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Car Buyers' Guide: Time to replace measure twice, buy once
By Jack Biddle • 06/07/2014
If your vehicle is up for replacement, remember that it's easy to overlook a couple of simple but important steps to ensure the process doesn't turn from delight to despair.
First, never assume that the new addition to the family is going to fit comfortably into the garage especially if you are planning to stick with the same but previous generation make and model as the one you are now driving.
Second, double-check with the sales staff the exact specification level, particularly when buying a new vehicle.
Both are easy things to overlook, especially if it's a long time since you replaced your car.
Add to that the initial headaches over which particular make and model to choose in the first place, which can wear down some buyers.
What were considered in the past to be small vehicles have definitely upsized themselves over the years. Two good examples are the first Honda Civics and Toyota Corollas available here in the early days of local assembly.
Nowadays, a new Civic is similar in size, or larger, than the early model Accord while the Corolla would have similar dimensions to previous Corona/Camry variants.
As part of the due diligence process, and before signing on that dotted line, take a step back and ensure those easy-to-forget steps have been ticked off.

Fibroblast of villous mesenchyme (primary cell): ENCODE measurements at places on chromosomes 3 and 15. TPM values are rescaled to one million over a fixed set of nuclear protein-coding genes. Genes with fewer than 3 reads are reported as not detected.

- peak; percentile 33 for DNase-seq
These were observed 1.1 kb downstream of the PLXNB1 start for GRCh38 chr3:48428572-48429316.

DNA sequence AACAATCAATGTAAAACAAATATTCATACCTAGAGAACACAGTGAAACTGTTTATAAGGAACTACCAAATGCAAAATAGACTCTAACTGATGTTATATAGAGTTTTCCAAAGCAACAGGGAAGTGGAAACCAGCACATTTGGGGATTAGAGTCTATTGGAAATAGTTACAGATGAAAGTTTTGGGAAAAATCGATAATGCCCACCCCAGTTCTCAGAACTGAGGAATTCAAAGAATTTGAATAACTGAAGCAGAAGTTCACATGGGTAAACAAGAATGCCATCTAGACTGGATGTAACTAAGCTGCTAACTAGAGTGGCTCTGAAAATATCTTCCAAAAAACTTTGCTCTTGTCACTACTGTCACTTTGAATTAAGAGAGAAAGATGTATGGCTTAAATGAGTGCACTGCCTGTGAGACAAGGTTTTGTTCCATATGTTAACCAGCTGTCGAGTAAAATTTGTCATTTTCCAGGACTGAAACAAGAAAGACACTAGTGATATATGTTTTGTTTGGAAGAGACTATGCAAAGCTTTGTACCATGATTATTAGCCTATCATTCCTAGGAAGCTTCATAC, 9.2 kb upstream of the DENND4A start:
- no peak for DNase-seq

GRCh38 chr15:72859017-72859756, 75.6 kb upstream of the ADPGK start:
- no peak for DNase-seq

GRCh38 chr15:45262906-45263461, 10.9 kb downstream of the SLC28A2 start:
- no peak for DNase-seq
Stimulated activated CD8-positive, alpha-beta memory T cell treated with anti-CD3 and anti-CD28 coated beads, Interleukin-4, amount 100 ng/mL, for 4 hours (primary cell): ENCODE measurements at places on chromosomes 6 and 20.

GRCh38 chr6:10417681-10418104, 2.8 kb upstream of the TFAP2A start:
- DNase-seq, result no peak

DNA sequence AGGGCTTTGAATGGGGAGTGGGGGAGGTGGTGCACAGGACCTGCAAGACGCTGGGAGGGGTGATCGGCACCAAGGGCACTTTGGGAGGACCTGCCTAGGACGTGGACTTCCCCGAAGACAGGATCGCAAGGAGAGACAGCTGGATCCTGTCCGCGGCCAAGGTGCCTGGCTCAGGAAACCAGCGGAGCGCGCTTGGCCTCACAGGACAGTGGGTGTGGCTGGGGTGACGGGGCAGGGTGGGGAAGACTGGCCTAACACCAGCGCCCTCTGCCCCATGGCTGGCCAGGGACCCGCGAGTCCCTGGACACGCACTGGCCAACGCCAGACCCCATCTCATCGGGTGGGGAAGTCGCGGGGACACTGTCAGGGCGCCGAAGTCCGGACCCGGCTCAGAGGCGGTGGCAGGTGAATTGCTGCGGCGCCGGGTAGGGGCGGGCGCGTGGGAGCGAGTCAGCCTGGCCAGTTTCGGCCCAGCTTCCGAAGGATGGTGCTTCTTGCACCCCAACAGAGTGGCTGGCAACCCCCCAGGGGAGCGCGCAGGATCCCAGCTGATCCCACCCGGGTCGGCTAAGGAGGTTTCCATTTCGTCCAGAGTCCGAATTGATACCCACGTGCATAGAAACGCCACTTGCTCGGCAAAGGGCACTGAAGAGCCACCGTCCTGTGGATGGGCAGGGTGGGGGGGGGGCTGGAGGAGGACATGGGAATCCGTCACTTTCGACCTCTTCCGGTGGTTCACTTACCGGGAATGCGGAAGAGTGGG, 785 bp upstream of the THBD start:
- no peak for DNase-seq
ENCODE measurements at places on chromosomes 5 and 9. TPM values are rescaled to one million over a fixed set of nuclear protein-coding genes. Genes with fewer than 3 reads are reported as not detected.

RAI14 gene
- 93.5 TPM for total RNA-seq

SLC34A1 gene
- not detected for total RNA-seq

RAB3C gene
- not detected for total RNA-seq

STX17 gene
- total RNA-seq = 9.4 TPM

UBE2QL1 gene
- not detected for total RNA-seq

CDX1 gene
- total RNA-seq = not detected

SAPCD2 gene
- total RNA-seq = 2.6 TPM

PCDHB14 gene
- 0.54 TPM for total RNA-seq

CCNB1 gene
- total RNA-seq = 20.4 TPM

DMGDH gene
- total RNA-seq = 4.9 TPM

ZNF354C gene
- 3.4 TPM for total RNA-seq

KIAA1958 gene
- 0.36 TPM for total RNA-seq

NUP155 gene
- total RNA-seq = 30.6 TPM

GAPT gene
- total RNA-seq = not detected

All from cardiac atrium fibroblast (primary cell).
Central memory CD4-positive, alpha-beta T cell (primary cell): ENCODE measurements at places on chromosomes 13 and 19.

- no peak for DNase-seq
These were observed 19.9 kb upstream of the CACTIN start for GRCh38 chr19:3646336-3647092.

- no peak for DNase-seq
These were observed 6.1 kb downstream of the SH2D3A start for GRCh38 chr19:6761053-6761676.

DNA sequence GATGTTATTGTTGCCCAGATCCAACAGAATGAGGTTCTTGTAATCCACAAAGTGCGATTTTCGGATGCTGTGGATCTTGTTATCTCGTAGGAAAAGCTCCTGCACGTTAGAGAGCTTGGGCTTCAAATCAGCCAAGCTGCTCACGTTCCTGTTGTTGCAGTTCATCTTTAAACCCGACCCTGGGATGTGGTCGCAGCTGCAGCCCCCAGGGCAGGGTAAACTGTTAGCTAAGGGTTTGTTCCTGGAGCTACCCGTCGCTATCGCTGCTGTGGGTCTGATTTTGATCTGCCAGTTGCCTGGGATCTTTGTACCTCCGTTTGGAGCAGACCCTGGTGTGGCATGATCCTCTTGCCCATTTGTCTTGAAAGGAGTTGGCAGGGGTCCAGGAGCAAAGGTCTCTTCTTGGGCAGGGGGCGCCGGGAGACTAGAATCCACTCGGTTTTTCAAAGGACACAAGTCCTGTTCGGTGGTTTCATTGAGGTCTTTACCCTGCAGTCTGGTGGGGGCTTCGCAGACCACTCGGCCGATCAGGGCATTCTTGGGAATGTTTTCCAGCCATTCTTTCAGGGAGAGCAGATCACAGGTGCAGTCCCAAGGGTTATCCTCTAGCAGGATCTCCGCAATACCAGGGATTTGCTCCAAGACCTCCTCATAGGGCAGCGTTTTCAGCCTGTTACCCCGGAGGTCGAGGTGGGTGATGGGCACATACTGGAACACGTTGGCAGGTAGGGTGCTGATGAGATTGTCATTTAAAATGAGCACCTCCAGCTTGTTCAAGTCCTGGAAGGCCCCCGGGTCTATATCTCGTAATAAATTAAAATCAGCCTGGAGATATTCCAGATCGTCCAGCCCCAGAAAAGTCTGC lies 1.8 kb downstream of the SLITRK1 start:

Distributors of new vehicles and franchise holders have individual websites which enable potential buyers time alone to look carefully at individual vehicle dimensions and specification levels.
Once you have the measurements on a vehicle that may appeal, then it's easy to run the tape measure over the garage to confirm suitability. And don't forget to allow for door mirrors plus the extra room required if a towbar or roof rack is going to be added.
If it's a second-hand vehicle then don't be afraid to physically measure the vehicle yourself or ask the seller to provide those dimensions.
Another check should be just how tailgates open on some SUVs. If they hinge from the side and open outwards you may need to allow for the extra that adds to overall length.
When buying a vehicle new out of the showroom it always pays to recheck with the sales staff what you believe are agreed specification levels such as accessories, trim type, body colour and standard features.
Remember that the vehicle you have examined and driven may not be the one you end up owning. It could be either a demonstration model or one for showroom display only and therefore can be over or under the specs you thought you were signing for. Once a new vehicle is registered it loses value, so asking a dealership to take it back and replace it with something else will no doubt be met with resistance.
Used cars are in some ways easier because what you see is basically what you get.
If looking online and making a call based on pictures only, be very careful and be very persistent when asking about such things as interior trim type and colour, number of safety features and -- if fitted with in-dash navigation (used imports especially) -- a written assurance that it actually works and can be easily updated in New Zealand.
So don't let the excitement of first initial impressions and emotions get in the way of doing those extra checks.
It would be most embarrassing to get the new vehicle home to find the garage will need to be extended to accommodate it.